Comparing Hobbes and Locke Hobbes and Locke have many similar and different. some similarities are they both believed the natural state of mankind before forming a government is the State of Nature. Another is divine rights or social contract?
However, The Founders sided more so with John Locke on how to go about solving this issue. Now Hobbes viewed, as an individualist, is misleading since he believes the power should belong to the state, because for Hobbes there is only state-sovereignty not self-sovereignty. Now this notion becomes increasingly dangerous because if a person is to follow it all the through since a man’s life without the state is war and chaos and the only solution to this is a strongman, in the end it is the state that makes people human and the state that gives people rights, so the state can take them away. The
It is Hobbes’ interpretation of the state of nature that deconstructs the anarchist’s argument by revealing flaws and inconsistencies. An absolute sovereign is clearly necessary in order for a society to flourish. Once again, the anarchist’s theory is weakened on account of Hobbes’ evidence. His clear and straightforward social contract theory lays down a sturdy foundation for society, acknowledging the challenges it will face and providing solutions. Hobbes’ comprehensive analysis of human nature and society offers a legitimate BLANK to anarchism.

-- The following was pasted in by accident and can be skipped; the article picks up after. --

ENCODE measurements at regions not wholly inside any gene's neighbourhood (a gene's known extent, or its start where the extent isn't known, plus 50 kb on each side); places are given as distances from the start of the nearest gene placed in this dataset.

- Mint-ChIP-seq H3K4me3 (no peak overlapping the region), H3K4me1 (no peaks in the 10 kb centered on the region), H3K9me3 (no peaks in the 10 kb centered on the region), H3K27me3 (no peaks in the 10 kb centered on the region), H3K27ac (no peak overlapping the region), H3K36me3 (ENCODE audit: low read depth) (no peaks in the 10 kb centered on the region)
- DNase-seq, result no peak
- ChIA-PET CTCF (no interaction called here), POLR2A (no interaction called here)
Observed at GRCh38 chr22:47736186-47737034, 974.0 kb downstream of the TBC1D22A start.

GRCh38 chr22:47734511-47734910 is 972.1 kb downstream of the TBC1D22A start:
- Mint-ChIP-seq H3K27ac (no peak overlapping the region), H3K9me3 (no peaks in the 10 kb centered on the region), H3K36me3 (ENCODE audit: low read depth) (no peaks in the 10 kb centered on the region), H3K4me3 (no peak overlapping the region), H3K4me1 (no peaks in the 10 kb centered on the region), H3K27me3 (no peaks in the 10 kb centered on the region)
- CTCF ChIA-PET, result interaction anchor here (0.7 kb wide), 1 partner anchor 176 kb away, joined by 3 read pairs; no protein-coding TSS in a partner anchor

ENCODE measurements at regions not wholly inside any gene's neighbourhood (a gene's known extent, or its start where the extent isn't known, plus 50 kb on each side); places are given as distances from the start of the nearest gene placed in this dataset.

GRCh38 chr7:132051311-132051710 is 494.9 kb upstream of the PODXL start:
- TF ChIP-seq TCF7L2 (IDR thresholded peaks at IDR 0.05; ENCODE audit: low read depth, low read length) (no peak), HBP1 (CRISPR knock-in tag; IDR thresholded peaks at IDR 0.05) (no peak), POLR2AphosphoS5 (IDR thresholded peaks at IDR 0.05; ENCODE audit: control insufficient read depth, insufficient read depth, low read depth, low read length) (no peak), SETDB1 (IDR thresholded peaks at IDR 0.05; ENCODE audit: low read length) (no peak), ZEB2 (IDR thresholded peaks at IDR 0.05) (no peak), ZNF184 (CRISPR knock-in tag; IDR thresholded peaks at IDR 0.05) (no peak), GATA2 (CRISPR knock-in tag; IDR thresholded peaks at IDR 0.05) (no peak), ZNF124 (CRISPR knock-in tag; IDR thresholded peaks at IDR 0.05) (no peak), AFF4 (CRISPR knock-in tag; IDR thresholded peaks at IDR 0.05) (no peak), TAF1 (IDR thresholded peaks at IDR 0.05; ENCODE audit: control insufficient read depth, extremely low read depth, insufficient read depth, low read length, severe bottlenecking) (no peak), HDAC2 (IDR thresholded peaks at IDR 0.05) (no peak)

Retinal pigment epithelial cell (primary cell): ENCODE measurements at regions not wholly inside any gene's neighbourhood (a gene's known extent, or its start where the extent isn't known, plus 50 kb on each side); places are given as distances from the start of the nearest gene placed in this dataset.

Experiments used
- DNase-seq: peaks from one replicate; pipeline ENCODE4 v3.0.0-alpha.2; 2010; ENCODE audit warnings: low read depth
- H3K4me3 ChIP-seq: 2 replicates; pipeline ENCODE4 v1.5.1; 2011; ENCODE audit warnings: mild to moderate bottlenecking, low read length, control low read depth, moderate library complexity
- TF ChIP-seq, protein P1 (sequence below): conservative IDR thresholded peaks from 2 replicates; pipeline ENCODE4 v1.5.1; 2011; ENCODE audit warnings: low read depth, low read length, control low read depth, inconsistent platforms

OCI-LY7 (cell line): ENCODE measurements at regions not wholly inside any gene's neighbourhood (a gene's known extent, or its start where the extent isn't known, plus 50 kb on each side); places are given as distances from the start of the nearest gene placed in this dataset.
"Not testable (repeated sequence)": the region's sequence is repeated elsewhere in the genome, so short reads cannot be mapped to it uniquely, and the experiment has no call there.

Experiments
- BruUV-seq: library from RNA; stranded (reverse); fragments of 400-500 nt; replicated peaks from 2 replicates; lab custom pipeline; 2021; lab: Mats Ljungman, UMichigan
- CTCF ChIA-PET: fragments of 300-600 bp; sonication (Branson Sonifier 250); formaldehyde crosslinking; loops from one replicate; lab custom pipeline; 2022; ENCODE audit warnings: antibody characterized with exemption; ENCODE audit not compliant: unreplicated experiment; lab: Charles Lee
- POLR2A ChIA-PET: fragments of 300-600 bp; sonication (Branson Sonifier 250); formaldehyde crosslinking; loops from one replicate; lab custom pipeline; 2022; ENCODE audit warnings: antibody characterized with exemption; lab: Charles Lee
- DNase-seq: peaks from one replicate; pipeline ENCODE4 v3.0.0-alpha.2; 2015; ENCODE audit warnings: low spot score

John Locke discusses within in his book, “Second Treatise of Government,” the concepts of natural rights of individuals as well as the legitimate exercise of political power. Within his writing, Locke links his beliefs to a theory of personal property. This joining of ideas helps Locke make an argument against mainly unjust governments. In addition to his argument, Locke aims to explain how he believes that people have the right to rebel against their own government. In fact, he promotes people to rebel against their own government because everyone should have a government that they trust.